Greenville Student Returns from Advocating in DC


Greenville High School student Charlie Pope is no stranger to telling their story and promoting open conversations about mental health.

After being hospitalized at Dayton Children’s, Charlie Pope has become an advocate for children’s mental health.

The Children’s Hospital Association hosts a family advocacy day where they send in patients and their families from all over America to represent their hospitals to talk with lawmakers in Washington DC to increase awareness and advance public policy priorities. Charlie was one of a few representatives from Ohio and got to talk about her time at Dayton Children’s Hospital.

“The services at Dayton Children’s were amazing and literally lifesaving,” Charlie said.

Charlie got to not only tell her story, but she was able to use her story to push for more funding for mental health, making it easier for people to become child psychiatrists and getting resources out into all communities, including rural ones like ours.

“What we were really pushing for is that we have people who want to help, we have systems in place in order to help people, but there is no way to put those into those systems,” Charlie said. “There is a giant gap there.”

Charlie and her mother, Tiffany, talked about what they noticed while Charlie was in the hospital. How there aren’t always enough beds in the specialized care units, how long it can take for children to get the care they need, how few child psychiatrists there are, and how difficult it is to become a child psychiatrist.  There is a lack of resources and so many hoops to jump through.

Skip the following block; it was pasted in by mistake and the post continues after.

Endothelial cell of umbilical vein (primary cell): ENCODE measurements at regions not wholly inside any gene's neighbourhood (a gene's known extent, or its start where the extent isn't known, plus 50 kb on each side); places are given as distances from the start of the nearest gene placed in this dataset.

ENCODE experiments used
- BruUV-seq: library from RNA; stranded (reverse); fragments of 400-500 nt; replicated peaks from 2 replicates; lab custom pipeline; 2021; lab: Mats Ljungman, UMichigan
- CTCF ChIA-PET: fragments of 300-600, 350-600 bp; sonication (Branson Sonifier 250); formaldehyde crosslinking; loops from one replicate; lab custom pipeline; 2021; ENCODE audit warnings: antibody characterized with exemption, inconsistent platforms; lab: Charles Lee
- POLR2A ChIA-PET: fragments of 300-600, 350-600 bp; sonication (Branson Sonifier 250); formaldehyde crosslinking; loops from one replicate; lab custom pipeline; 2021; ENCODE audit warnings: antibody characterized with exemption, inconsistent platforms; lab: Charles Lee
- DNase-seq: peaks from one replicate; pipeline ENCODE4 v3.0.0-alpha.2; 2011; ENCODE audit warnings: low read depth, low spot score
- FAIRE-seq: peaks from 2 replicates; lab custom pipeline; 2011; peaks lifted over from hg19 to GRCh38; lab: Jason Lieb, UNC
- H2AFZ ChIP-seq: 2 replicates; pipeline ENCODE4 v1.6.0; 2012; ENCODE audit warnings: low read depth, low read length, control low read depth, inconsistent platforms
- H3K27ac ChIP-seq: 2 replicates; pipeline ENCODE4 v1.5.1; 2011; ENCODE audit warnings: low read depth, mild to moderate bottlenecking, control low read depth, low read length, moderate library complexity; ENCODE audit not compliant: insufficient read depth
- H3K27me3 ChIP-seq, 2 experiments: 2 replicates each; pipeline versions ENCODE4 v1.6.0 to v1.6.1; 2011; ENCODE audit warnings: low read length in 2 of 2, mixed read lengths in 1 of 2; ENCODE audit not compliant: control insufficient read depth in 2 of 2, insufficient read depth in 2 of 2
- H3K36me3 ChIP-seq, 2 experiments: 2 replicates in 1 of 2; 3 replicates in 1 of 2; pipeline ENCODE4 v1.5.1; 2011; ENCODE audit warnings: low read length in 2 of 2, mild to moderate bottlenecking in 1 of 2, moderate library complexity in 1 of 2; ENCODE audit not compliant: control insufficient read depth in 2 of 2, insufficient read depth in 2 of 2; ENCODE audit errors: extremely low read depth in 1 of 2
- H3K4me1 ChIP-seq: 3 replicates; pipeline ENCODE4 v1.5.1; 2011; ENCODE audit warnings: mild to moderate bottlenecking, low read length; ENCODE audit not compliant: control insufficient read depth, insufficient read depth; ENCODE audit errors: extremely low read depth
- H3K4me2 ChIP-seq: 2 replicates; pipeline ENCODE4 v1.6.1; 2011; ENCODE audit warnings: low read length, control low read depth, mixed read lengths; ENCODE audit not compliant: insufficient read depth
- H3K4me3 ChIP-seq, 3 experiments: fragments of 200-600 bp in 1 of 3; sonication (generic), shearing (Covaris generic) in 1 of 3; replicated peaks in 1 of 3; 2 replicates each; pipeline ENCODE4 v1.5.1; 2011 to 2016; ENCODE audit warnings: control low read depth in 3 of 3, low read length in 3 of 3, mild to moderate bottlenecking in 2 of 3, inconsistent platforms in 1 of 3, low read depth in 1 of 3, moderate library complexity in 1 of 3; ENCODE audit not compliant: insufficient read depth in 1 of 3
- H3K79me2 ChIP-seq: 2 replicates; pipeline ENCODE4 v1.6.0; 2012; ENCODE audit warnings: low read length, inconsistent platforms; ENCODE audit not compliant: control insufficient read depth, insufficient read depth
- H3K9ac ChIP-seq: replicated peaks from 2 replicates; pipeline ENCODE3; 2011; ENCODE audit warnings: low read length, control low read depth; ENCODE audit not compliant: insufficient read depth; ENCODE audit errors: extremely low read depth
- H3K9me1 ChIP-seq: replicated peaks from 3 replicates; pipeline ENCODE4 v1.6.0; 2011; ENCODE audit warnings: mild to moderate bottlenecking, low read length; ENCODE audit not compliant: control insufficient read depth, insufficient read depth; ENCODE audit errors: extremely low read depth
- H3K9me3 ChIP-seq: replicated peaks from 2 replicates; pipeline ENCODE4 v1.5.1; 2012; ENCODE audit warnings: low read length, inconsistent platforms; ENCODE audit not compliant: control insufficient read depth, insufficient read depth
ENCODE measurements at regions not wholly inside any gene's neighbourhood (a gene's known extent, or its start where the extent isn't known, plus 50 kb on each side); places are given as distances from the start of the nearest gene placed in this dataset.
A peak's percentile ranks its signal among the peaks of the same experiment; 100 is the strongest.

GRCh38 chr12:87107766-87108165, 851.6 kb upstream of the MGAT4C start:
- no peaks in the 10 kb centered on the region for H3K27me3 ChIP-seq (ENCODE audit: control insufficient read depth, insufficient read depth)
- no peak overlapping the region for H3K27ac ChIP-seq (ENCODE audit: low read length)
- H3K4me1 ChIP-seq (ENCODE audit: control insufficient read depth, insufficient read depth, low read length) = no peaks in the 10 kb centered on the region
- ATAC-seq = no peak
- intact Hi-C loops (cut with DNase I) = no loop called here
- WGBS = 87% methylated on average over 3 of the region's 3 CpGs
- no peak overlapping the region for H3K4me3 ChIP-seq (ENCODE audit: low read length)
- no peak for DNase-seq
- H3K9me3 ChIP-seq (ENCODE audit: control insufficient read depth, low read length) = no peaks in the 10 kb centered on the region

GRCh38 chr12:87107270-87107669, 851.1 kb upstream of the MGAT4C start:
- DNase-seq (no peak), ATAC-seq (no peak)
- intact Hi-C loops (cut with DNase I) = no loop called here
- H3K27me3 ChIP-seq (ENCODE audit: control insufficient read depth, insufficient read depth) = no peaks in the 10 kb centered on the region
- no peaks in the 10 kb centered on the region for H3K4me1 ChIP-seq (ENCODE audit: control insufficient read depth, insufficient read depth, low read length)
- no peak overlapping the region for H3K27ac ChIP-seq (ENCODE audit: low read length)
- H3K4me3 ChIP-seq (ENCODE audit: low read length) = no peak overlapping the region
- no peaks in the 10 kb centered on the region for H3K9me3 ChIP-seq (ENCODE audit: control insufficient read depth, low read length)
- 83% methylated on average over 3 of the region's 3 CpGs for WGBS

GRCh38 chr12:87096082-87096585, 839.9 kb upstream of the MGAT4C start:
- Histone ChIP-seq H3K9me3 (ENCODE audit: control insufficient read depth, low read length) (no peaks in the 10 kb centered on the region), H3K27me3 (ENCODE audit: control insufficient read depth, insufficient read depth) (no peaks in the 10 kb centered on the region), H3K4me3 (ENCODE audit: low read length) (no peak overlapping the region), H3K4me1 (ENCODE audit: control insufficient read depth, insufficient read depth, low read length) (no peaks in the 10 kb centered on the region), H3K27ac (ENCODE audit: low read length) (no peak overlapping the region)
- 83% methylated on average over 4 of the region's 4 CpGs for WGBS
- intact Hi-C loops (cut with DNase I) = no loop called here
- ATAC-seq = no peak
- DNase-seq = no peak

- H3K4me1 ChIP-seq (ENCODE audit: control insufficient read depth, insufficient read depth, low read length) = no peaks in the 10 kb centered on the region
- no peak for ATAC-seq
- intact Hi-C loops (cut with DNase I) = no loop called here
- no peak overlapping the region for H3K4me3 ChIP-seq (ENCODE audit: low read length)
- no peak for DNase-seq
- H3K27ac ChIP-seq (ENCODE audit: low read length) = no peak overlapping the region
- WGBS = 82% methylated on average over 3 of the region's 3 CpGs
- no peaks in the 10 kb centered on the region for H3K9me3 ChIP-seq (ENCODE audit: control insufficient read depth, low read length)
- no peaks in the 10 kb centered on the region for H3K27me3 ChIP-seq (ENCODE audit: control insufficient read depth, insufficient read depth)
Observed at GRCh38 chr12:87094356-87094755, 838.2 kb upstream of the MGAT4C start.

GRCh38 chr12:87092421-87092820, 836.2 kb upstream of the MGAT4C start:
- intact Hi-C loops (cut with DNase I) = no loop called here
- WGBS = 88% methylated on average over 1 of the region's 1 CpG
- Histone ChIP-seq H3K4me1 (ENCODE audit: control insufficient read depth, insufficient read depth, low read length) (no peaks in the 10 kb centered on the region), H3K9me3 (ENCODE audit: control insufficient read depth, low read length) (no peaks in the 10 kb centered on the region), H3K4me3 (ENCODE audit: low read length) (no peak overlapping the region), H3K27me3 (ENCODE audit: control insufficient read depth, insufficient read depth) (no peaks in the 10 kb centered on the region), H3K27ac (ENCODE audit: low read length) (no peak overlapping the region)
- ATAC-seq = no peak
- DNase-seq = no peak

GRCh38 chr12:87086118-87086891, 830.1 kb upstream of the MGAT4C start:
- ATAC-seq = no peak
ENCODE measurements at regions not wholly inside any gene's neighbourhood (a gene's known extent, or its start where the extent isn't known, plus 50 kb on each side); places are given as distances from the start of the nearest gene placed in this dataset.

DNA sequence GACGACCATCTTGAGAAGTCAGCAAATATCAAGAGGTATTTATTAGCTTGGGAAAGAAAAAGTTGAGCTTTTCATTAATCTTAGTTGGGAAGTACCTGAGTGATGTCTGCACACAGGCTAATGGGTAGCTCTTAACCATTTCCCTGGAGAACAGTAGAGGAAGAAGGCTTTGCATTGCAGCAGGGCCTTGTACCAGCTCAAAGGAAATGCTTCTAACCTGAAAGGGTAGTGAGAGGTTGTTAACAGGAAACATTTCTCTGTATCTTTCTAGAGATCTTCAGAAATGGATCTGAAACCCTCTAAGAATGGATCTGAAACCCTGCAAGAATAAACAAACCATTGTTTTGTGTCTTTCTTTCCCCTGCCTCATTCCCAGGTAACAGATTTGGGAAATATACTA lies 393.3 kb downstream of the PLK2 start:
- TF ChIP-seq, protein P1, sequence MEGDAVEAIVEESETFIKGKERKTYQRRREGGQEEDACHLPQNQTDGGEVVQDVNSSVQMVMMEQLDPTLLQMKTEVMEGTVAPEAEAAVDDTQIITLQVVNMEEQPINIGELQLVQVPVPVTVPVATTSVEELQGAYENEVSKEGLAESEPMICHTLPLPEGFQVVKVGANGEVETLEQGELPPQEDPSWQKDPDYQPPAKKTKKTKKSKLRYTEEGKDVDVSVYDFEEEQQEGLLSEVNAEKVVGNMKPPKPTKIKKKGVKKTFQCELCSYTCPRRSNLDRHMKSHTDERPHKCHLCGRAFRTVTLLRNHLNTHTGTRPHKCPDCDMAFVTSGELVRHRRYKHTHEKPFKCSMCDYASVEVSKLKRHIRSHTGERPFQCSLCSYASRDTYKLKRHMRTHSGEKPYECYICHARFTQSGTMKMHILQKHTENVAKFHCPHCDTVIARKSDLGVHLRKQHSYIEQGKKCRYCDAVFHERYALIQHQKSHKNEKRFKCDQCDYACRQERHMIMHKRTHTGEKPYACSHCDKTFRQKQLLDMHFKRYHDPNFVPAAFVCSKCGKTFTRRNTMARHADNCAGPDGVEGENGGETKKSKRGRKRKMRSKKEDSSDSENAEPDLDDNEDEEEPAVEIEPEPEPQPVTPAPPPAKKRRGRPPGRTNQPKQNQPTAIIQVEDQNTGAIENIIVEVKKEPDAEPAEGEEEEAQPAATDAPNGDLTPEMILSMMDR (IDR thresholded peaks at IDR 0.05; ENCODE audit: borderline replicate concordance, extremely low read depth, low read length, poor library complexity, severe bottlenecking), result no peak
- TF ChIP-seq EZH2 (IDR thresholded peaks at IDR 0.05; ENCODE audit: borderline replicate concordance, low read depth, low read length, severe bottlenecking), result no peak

“Just to become a child psychiatrist, you have to not only go through all your psychiatric education, then you have to do an unpaid internship,” explained Tiffany. “The psychiatrist that takes you on as an intern has to go through a year of training in order to have an intern along with all of this reporting and paperwork. So a lot of them don’t want an intern because they come with a lot of work.”

“There are so many young people with lived experience who want to go into that field and want to help,” added Charlie. “But because it’s so hard and it’s so expensive, they just can’t.”

Charlie took everything she and her mother learned to DC to talk to Ohio representatives and make a difference.

While in DC, Charlie met with Jim Jordan’s assistant, Warren Davidson’s assistant, Greg Landsman’s assistant, Sherrod Brown’s director, Mike Carey, and J.D. Vance—all people who represent Ohio and who can make a direct impact right here where we live.

Charlie was very excited about how the meetings went.

“I was surprised at how open they were. I feel like all the conversations we had were very productive.” Charlie said. “One of the things that stuck out to me, every single meeting I went to, I was saying things, and they would listen, and they would take notes. Just the fact that they were actively listening. I felt like they cared. They made me feel heard.”

In one of the meetings, a person Charlie talked to surprised her with how willing they were to open up about the things they had gone through involving mental health.

“I had kind of expected there to be a little bit of stigma and things, and they opened up to me about how they had a close friend who had really struggled.” Charlie said, “It’s crazy how many more people than you expect are affected by it.”

Along with advocating for children’s mental health resources and psychiatry, one of Charlie’s biggest goals is breaking the stigma around mental health and making it easier to talk about. A program she went through at Dayton Children’s helped her and her family with that. It’s called ‘On Our Sleeves.’